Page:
When Sankar Muthusamy’s father bought the houses to start his badminton business | Rare Techy
He may have won a silver medal at the World Junior Badminton Championships but India’s Sankar Muthusamy says the tournament was not high on his priority list when he started the season.
When the youth event was canceled for the second time due to the COVID-19 pandemic, it was not the best in his mind but the 18-year-old from Tamil Nadu stood on the podium on Sunday.
“At first, I wasn’t thinking about the World Championships because it didn’t happen for two years, and I wasn’t sure if it would be held or not. I was busy with my priorities,” Sankar, who became the brother of the world. number one in August, told PTI from Santander, Spain.
“During the selection tests, I participated, and I thought I would try to do something special when I got to the team. But I didn’t train specifically for the event. In the weeks that For the past five years, I have been busy with senior events but I am happy that I can end my junior days with a world championship medal.”
Last week, the Chennai-based player, who is a national champion at the U-13, U-15, U-17 and U-19 levels, showed his prowess as he undid some of the tough players of the tournament. junior circuit before signing off as runner-up after losing to Chinese Taipei’s Kuo Kuan Lin in the final.
For Sankar, it all started when his father introduced him to sports. At first, he played tennis for a few months, but during the summer vacation, he picked up badminton. Soon, he was training at the Fireball Academy in Chennai’s Annanagar, under Aravindan Samiappan, who was his longtime coach.
Sankar’s father Subramanian encouraged him to leave the school system at an early age and encouraged him to play in the upper level teams and senior venues.
“My father made some bold decisions, one of which was to leave conventional schools and go into sports. Now it seems normal but 7-8 years ago when I was in class 8, he took in this decision, something is ahead of its time,” said Sankar.
“Another thing, I’ve been playing in the senior league for the past 3 years. I’ve started doing well in seniors, and now I’m ranked 110.”
“I played with some experienced players and being in the senior team helped me improve my game. This is one of the reasons why I like it here,” said the 2022 Iran Junior winner. International.
Playing in higher level teams in the country’s premier league means Sankar starts handling losses better.
“From U-13, he played senior players. He could not win all senior matches, but he did not regret. He was ready to learn and that helped him, ” said his sister Lakshmi Priyanka, a doubles athlete.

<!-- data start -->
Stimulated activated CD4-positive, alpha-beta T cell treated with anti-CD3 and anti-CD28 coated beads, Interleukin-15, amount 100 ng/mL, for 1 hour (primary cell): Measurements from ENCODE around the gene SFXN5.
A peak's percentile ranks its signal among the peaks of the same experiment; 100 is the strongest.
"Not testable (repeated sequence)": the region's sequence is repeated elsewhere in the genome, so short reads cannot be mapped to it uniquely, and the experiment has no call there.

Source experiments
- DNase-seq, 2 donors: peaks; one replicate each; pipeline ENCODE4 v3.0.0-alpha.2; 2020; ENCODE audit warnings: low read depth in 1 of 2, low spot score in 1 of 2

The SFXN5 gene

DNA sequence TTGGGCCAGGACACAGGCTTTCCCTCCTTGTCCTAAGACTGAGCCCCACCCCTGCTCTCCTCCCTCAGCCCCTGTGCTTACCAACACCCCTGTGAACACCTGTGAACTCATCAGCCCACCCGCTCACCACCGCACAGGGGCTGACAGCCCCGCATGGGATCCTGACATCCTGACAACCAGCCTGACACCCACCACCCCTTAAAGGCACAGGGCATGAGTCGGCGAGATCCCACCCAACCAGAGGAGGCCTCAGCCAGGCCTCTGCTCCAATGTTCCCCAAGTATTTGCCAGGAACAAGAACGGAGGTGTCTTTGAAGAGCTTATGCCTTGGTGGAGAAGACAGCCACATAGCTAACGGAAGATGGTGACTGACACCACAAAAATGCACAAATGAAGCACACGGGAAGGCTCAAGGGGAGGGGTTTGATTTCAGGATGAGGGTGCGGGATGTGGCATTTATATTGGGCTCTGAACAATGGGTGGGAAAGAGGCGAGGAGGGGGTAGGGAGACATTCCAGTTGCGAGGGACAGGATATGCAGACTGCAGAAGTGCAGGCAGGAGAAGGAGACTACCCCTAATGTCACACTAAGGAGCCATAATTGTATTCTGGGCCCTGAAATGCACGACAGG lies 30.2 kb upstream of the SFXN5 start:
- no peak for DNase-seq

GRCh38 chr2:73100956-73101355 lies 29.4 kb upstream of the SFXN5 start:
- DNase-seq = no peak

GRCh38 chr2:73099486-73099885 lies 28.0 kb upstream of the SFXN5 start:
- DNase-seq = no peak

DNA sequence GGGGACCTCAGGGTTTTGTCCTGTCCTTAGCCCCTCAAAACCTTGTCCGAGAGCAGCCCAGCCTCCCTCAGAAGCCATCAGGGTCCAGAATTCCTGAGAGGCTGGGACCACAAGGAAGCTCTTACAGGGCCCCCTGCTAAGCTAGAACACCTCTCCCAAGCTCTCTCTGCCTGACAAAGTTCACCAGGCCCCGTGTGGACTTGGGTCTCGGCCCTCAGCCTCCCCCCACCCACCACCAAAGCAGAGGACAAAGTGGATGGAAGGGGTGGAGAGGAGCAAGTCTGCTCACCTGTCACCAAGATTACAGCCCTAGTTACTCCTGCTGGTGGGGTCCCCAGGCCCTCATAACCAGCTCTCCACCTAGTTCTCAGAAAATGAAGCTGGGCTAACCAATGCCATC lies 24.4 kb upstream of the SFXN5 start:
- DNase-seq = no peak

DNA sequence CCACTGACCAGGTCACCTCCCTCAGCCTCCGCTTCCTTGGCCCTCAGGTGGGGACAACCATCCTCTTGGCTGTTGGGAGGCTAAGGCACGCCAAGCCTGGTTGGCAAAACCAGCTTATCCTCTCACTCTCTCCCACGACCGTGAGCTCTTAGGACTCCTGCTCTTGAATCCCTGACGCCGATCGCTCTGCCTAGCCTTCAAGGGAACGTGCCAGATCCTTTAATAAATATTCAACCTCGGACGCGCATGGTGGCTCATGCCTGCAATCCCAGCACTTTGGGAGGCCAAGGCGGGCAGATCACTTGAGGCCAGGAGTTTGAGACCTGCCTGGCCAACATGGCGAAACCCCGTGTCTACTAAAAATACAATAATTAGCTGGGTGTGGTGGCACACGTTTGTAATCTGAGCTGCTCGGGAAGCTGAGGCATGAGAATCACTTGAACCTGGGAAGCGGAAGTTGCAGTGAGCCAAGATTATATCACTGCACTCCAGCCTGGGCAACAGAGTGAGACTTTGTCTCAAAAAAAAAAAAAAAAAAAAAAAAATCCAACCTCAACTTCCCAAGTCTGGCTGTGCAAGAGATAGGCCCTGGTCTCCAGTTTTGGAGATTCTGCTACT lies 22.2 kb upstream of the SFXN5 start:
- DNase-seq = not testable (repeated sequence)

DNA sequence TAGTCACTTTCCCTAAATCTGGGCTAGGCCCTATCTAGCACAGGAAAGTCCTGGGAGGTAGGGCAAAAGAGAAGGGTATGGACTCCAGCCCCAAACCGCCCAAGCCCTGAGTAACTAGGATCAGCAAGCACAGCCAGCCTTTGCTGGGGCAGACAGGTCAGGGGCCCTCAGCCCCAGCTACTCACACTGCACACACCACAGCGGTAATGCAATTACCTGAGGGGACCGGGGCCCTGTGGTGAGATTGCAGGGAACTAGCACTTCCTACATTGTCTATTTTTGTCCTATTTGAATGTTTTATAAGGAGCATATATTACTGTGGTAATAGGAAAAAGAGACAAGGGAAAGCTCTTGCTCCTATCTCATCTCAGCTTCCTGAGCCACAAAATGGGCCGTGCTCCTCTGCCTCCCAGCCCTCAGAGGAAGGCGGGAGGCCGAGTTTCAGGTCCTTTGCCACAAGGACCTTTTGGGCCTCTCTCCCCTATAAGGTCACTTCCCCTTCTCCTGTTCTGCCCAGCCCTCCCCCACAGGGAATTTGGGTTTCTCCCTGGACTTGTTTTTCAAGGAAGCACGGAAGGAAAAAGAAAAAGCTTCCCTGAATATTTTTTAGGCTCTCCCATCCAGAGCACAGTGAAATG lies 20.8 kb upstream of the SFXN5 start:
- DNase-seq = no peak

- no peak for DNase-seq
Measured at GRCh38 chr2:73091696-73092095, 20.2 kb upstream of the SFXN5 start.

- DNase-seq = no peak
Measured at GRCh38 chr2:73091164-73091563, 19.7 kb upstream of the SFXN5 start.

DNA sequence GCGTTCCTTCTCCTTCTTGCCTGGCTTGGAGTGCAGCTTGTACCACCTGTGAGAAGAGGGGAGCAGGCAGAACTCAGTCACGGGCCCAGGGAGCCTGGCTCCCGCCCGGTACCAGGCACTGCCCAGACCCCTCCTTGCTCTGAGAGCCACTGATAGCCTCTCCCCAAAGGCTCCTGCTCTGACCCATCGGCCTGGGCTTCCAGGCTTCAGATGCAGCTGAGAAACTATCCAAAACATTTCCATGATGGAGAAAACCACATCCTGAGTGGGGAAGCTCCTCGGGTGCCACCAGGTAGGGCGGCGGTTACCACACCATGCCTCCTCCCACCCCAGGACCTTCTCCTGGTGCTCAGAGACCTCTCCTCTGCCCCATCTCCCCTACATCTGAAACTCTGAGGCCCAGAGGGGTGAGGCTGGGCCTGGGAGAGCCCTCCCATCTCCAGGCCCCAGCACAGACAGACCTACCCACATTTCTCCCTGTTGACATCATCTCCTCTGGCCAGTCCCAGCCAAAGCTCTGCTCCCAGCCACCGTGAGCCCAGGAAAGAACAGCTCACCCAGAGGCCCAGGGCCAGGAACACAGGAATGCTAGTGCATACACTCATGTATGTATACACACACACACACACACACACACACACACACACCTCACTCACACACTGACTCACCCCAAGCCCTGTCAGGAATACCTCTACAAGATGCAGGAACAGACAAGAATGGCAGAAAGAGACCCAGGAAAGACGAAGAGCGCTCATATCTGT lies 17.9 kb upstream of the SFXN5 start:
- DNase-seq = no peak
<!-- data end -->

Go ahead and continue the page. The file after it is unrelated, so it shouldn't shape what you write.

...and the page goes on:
For Sankar, badminton is a passion. When he’s not training, he likes to watch videos of legends like Lin Dan and Lee Chong Wei and analyze their games.
“He’s a coach. He likes to be on the court all the time. Throughout the day he’s always thinking and analyzing the game. After a certain point, we get tired but he will continue,” says Lakshmi, who is still present. eye injury treatment.
“Sometimes my Dad and the coaches tell him to rest but he doesn’t like that, he’s not on the court.”
Lakshmi remembers how during the COVID lockdown, Sankar used to do wall work for 4-5 hours in a small room with no Air conditioner or fan.
“It’s very sad to see him do that day in and day out,” he said.
Having left school early, Sankar never had the opportunity to make friends. His father, will always be with him.
In his under 10 days, Sankar would break down in tears every time he went to the competition and received a lot of advice from his father to grow up. equal in victories and defeats.
“He played very aggressively, but he cried and played. My father advised him to stop,” Lakshmi said.
Every sportsperson’s journey is beset with hurdles but Sankar’s father said that money should never be a constraint when it comes to pursuing badminton.
“My father bought 3-4 houses and took a loan to finance our badminton activities. Even now we have a lot of debt and we hope to sort things out after this medal,” he said. at the age of 21.
Taking a cue from his son’s sporting prowess, Subramanian, an employee of the Port Trust, also built a badminton court on the grounds of their house after taking VRS alongside his boy. Later, Subramanian sold the house.
Sankar, taking his first steps in the world of elite badminton, was confident in his game.
“I know that my defense is very good, but I am improving my attack. I still need to learn in all areas,” he said.
“I was out of the top 200 at the beginning of the year but now I’m almost in the top 100. I’m back to world No. 1 and I’m on platinum.
“On the senior tours, I played Super 300s, so now I want to play Super 500s, 750s and 1000s, always wanting to keep improving my score.”